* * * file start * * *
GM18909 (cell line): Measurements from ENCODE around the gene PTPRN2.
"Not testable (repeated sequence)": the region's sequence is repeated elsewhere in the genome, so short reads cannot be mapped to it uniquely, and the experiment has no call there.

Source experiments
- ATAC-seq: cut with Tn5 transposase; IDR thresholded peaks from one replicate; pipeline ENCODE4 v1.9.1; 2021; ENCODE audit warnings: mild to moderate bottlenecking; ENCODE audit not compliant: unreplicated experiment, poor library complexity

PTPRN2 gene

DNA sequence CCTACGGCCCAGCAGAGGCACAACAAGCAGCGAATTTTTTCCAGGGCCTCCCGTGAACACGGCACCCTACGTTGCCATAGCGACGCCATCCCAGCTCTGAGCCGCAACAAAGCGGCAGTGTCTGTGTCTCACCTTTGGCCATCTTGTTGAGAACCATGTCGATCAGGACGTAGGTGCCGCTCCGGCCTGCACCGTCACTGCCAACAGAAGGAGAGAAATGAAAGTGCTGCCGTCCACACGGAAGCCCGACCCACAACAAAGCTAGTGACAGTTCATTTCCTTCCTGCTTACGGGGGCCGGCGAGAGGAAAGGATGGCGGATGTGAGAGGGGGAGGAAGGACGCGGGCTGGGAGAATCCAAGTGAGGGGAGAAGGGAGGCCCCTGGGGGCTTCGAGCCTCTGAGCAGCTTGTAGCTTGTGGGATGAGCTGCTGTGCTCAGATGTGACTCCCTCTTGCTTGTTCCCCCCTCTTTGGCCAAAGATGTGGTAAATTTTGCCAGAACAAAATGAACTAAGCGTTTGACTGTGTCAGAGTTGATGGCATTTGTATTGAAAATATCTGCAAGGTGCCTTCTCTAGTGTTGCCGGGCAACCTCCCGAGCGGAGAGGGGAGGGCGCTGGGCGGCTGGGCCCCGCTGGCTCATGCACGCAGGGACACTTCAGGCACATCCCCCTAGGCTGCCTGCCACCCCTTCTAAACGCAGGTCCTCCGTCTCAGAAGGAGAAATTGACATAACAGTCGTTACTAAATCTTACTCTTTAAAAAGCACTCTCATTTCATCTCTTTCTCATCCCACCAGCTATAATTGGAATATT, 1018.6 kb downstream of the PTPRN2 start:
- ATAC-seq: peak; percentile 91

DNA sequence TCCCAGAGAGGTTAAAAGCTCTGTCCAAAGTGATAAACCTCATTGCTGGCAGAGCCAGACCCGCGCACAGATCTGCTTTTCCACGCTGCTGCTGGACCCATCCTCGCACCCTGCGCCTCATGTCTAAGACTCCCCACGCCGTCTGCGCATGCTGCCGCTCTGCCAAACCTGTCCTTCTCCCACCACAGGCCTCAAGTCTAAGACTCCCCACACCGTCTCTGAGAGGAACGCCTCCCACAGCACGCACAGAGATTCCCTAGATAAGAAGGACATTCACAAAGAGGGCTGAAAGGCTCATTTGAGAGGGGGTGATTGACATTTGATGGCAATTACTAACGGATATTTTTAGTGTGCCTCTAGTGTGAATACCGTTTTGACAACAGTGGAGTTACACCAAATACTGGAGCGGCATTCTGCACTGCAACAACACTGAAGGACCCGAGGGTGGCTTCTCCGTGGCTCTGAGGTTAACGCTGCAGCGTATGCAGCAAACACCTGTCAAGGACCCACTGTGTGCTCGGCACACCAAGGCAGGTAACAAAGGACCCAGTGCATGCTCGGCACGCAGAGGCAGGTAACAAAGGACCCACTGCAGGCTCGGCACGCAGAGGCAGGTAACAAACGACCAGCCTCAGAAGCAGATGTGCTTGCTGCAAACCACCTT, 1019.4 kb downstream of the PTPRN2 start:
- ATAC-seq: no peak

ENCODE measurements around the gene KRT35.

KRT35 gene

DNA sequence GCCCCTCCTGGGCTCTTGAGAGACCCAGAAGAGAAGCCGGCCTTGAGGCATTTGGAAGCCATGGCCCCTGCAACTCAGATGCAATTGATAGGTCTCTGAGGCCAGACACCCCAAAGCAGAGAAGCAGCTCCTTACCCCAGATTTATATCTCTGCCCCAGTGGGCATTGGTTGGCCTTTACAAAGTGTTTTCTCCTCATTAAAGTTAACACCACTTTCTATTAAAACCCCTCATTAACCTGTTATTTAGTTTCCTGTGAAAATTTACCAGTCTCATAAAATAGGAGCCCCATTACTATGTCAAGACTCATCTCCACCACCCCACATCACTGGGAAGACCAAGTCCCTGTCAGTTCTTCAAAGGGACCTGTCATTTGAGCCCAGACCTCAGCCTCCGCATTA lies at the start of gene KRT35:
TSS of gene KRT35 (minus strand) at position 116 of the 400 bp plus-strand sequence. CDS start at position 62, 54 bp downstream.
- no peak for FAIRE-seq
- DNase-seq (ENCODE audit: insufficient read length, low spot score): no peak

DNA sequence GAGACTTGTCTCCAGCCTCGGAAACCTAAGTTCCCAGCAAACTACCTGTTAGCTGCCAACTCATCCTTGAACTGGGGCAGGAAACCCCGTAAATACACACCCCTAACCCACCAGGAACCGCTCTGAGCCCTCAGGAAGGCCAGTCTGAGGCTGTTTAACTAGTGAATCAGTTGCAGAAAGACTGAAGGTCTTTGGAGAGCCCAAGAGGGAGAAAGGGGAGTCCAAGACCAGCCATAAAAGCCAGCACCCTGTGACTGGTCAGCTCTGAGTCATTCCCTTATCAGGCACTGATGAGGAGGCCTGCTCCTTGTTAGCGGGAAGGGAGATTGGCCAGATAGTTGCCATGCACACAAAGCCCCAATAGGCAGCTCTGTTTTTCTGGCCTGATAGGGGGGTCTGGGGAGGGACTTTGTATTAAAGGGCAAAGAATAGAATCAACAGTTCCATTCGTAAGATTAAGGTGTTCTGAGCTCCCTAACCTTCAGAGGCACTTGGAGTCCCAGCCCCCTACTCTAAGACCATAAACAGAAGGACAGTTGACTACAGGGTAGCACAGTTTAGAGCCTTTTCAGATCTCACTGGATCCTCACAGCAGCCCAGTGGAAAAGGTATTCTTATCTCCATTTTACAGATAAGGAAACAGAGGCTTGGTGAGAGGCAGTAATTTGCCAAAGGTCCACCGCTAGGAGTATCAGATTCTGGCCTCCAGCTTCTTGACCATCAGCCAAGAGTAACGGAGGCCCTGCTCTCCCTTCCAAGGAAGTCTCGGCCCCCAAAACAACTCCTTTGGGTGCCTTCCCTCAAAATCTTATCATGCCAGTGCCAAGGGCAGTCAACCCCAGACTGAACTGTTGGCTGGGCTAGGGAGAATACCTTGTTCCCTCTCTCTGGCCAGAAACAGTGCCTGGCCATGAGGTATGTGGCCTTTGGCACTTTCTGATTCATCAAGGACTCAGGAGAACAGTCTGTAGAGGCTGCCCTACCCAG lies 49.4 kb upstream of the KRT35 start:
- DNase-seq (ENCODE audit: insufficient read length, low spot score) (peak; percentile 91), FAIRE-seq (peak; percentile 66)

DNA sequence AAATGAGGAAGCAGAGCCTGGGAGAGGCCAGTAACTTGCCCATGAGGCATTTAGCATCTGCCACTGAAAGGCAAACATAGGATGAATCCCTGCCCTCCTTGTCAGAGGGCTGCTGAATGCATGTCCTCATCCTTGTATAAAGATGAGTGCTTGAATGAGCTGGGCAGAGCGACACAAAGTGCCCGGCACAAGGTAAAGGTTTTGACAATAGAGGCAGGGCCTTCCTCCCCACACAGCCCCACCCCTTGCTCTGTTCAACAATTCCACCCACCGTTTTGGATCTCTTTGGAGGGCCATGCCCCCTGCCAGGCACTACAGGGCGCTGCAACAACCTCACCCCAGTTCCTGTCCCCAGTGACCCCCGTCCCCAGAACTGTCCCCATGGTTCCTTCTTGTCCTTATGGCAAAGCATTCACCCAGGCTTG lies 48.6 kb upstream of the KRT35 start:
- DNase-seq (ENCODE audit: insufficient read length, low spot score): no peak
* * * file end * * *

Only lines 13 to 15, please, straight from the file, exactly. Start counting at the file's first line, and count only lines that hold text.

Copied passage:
TSS of gene KRT35 (minus strand) at position 116 of the 400 bp plus-strand sequence. CDS start at position 62, 54 bp downstream.
- no peak for FAIRE-seq
- DNase-seq (ENCODE audit: insufficient read length, low spot score): no peak